It's that we don't do anywhere near enough to screen out the marginals before they ever get that first license. There's next to no meaningful driver training in this country - let alone testing - prior to issuing people their first license. And once they've got it, it is almost impossible to take it away.

If the system expected - no, demanded - more of people than the ability to turn an ignition key and move the gear selector from "Park" to "Drive," I guarantee that so-called "senior driving" would quickly become a non-issue. Because those bad old drivers (today) would probably have never gotten that first license yesterday - when they were bad young drivers.

dom
02-20-2011, 11:09 AM
In the news this week some older driver killed three. I'll post the article if I find it.

Eric
02-20-2011, 11:20 AM
In the news this week some older driver killed three. I'll post the article if I find it.

I bet this guy was a shitty driver all his life, too. A Clover at 40 is a serious menace at 70!

Two personal "cases in point."

My Dad is a terrible driver; he's old now - but he was also a bad driver when I was a kid. He'd wander over the double yellow. He'd hesitate too long, then pull in front of other traffic. He'd not notice lights had changed. Mutliple fender benders during those years.

Now he can't see well and has arthritis. That makes him much worse. Thank god, he voluntarily stopped driving last year.

My Mom, on the other hand, is a very good driver. When I was a kid, she'd haul ass in the big green Oldsmobile we had. She never wrecked. She's still a good driver today, even though she is now in her 70s.

She just had better motor skills/sense of spatial relationships, etc., than my Dad.

I think that makes all the difference.

Driving, after all, is a skill. Some people are just naturally better than others.

Training definitely helps. But some people will never be good drivers, no matter how much training they get. Others may be outstanding drivers even though they never had any formal training to speak of.

Adam
02-20-2011, 12:13 PM
I'm not sure what kind of driver I'll be in my grandpa years. However I do work out at the gym try to get there a couple times a week. I drive everyday to work and back a round trip of 120 miles. In better weather I enjoy riding my motorbike to work but unlike my younger years when nothing could stop me from riding I'm more selective and watch and listen to radio and traffic reports. Since 2006 I have driven over 120,000 miles on my Honda Civic and plenty on the motorbike too without too much trouble. Still I do get tailgated sometimes but all that driving has made me way more alert of everything going around me. I try never to tailgate but will pass without hesitation I mean if it's there I'll take it. Some passes are way too dangerous for me now but I'll make the occasional three or four one . I find I'm more aggressive driver when alone and less so with passengers. I don't play the radio when passengers are in the car unless they all vegging.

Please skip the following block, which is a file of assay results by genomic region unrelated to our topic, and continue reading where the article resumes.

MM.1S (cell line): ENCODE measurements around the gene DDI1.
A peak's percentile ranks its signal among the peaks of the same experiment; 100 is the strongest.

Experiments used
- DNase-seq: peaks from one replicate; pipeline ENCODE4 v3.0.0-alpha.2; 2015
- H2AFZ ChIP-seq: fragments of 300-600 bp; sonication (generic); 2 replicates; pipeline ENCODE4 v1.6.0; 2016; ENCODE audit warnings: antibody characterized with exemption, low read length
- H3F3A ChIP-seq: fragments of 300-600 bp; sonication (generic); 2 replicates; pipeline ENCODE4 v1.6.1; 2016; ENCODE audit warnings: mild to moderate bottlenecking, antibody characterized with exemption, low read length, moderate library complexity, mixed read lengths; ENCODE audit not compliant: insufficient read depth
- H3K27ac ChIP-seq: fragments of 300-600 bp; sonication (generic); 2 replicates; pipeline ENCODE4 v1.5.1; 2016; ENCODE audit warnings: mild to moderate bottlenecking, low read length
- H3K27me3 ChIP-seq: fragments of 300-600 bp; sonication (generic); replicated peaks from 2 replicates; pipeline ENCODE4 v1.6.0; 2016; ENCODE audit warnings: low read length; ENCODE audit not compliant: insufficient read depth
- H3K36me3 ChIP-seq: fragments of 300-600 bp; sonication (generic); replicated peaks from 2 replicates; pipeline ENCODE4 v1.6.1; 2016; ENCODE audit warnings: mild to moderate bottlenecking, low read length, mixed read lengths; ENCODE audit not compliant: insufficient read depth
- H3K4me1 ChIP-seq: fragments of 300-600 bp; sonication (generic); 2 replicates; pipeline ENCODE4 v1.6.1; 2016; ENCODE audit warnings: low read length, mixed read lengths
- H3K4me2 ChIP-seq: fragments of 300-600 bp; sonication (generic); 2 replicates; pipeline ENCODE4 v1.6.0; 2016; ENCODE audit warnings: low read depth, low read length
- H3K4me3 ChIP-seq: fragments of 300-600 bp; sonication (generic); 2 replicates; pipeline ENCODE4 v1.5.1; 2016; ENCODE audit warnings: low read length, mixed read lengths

swamprat
02-23-2011, 09:15 PM
My parents were the opposite case from Eric's. My dad was an excellent driver until his last two years of life. He never had an accident in his entire driving career. My mom was only good on the freeways. She only had one accident, though. I can't even say that about myself. I have had two minor fender scrapes. Both times, I was distracted, thinking about something else or arguing with a passenger in the car.

I consider myself to be a good driver. Not the best not the worst. At 47, my eyesight has declined significantly, but I am in better shape than someone in their 30's. I drive better during the day than at night. Always have.